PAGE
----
Tag: suicide

Adrian Anzaldua (1 Posts)

Contributing Writer

University of California, San Francisco-University of California, Berkeley Joint Medical Program


Adrian Anzaldua is a fourth year medical student at the UCSF/UC-Berkeley Joint Medical Program, class of 2021. In 2009, he graduated from Stanford University with a Bachelor of Arts in philosophy. He also holds a Masters of Science from UC-Berkeley School of Public Health. After medical school, Adrian will pursue a career in Psychiatry.




Medical Ethics in the Time of COVID-19: A Call for Critical Reflection

At this very moment, our medical care providers are acting as the heroes we know them to be. They should be celebrated for their steadfast courage and dedication to the community’s safety and wellbeing. Our job as medical students is to support those brave practitioners in the way that most protects their safety and the safety of their patients, which very well could mean (and probably does mean) staying home.

My Grandpa’s Socks

Whenever I go to the hospital, I wear my grandpa’s socks. They looked distinguished on an older man, but a little childish on a me, a 25-year-old medical student. I’m okay with that. Feeling like an overdressed kid on Easter helps to balance the overwhelming pressure of becoming a physician.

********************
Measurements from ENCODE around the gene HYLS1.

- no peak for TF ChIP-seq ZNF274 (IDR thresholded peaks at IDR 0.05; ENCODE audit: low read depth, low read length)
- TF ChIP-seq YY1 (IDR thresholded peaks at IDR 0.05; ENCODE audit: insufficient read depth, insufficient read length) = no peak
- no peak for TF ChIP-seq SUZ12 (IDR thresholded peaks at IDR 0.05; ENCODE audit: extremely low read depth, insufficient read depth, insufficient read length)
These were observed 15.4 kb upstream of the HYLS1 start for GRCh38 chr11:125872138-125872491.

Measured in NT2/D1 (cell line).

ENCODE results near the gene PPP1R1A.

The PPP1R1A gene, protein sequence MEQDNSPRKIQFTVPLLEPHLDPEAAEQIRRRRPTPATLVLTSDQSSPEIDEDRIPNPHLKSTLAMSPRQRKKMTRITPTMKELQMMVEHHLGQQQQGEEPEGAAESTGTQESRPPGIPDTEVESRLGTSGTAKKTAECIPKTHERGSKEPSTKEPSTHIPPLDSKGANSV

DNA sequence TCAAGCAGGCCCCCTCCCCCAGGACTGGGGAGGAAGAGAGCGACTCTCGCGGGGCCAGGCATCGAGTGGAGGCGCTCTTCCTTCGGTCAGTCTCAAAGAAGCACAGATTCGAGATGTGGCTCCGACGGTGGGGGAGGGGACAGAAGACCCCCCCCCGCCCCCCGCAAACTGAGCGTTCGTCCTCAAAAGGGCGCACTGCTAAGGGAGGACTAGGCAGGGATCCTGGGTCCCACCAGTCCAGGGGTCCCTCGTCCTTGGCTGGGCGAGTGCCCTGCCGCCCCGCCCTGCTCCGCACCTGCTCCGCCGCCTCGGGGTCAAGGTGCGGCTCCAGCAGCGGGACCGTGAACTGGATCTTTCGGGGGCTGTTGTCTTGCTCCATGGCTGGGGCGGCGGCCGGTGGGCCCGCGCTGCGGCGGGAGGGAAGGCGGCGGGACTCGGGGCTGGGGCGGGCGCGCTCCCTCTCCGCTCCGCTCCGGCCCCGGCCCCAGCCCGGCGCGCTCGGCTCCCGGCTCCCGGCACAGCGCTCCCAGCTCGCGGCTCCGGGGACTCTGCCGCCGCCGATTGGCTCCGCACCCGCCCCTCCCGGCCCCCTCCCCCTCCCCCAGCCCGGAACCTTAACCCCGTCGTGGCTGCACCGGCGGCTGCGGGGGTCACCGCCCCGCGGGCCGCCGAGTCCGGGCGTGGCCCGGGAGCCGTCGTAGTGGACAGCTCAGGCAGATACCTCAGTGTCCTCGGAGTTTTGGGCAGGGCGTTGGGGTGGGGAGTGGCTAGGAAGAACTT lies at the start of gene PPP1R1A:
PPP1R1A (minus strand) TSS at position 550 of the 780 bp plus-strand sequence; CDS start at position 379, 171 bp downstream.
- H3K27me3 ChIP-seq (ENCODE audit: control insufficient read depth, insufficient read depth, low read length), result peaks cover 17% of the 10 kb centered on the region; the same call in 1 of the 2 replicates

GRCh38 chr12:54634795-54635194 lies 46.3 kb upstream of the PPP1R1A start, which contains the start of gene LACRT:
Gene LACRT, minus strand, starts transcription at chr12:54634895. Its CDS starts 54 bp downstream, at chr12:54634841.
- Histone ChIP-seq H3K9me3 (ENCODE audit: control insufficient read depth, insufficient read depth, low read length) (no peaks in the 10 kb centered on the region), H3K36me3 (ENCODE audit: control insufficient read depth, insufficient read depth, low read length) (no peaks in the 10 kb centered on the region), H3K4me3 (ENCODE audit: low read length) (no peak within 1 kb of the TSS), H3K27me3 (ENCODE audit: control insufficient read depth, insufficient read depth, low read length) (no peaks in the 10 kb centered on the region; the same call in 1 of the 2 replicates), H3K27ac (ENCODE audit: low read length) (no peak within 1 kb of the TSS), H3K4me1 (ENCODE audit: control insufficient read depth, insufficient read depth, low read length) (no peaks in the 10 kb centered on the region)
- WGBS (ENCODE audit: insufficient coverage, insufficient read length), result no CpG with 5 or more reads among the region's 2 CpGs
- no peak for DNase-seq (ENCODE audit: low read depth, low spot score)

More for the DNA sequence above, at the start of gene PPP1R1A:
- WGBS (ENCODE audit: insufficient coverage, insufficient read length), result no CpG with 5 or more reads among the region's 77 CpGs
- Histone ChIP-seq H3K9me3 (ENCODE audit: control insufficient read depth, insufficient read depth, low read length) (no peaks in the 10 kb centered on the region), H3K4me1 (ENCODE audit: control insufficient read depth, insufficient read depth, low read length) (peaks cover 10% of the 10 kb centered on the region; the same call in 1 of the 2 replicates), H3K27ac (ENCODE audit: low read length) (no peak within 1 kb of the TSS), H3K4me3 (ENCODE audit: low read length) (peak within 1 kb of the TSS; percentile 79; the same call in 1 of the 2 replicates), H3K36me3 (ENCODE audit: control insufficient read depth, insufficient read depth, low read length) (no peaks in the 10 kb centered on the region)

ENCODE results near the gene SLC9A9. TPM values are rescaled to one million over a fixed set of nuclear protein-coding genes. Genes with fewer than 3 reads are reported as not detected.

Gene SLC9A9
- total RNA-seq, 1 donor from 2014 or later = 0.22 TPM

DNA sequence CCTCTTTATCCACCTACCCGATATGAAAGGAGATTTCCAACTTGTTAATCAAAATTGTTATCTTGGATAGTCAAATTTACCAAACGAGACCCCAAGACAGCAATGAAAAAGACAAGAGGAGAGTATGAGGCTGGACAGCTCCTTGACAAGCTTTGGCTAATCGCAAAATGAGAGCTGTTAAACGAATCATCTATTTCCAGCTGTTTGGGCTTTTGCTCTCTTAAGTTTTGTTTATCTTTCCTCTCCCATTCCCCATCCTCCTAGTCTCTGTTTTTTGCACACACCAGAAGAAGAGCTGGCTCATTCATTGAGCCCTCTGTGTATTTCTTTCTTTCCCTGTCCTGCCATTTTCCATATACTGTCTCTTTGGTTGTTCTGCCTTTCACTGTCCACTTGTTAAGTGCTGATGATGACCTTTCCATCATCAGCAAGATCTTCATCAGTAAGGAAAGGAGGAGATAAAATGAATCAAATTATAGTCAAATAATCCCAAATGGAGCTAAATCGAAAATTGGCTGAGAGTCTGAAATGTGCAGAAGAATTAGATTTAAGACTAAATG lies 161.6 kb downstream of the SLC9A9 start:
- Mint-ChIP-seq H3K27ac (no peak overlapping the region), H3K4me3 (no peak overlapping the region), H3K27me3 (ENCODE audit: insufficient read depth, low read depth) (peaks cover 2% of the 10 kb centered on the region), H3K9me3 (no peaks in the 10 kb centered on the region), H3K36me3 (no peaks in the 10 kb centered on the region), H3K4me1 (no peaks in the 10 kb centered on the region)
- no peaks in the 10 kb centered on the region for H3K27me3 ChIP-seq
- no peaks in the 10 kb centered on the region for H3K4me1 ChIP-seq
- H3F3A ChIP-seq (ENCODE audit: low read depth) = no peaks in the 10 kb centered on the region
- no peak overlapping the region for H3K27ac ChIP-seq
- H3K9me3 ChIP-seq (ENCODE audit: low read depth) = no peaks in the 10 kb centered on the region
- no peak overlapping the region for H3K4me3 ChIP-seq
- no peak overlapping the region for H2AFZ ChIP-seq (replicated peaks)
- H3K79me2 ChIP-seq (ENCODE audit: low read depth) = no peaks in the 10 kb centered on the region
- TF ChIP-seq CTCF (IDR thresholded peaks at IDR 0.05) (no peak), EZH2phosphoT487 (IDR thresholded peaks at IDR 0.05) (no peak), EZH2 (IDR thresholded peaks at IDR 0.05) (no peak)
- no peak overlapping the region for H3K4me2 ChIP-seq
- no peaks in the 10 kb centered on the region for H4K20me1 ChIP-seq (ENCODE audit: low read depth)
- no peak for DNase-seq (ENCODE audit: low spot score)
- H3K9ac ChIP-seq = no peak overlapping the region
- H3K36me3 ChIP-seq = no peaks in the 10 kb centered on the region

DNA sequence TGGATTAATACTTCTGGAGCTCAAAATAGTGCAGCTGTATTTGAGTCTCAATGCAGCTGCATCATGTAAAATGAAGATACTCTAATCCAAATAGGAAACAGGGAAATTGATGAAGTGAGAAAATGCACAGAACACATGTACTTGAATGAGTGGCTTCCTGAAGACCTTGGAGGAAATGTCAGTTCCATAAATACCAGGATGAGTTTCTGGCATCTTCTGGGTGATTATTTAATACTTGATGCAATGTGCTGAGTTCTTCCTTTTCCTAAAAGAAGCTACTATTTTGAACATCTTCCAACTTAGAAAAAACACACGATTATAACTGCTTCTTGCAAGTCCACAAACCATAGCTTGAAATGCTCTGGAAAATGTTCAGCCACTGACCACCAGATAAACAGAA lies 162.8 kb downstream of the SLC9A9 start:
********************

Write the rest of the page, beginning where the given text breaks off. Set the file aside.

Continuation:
Editorial: A Call for Action on Mental Health in Medical Students

On March 4, 2015, JAMA Psychiatry published an article entitled “Depression and Suicide Among Physician Trainees: Recommendations for a National Response” calling for “[a] national commitment to support residents and fellows throughout the challenges of medical training.” However, we believe that the term “physician trainees” should also be inclusive of medical students.

Bedside Ethics: The Story of Jane and John

The circumstances under which Jane and I met were less than ideal. That day, I had already seen a family of maggots making a happy living in someone’s foot and been chastised by my attending for failing to recognize the imprecision of my visual acuity in assessing a patient’s ascites — how else could I do so without a measuring tape in my pocket and daily charts of his abdominal circumference?

Sean Sanker Sean Sanker (1 Posts)

Contributing Writer Emeritus

University of Florida College of Medicine


Sean is a member of the University of Florida College of Medicine Class of 2016 and graduated from New York University with a major in philosophy and a minor in chemistry. When not contemplating medical ethics, culture in medicine, and sustainable approaches in global health, he can be found on the nearest hammock jamming to the tunes of the Caribbean and West Indies.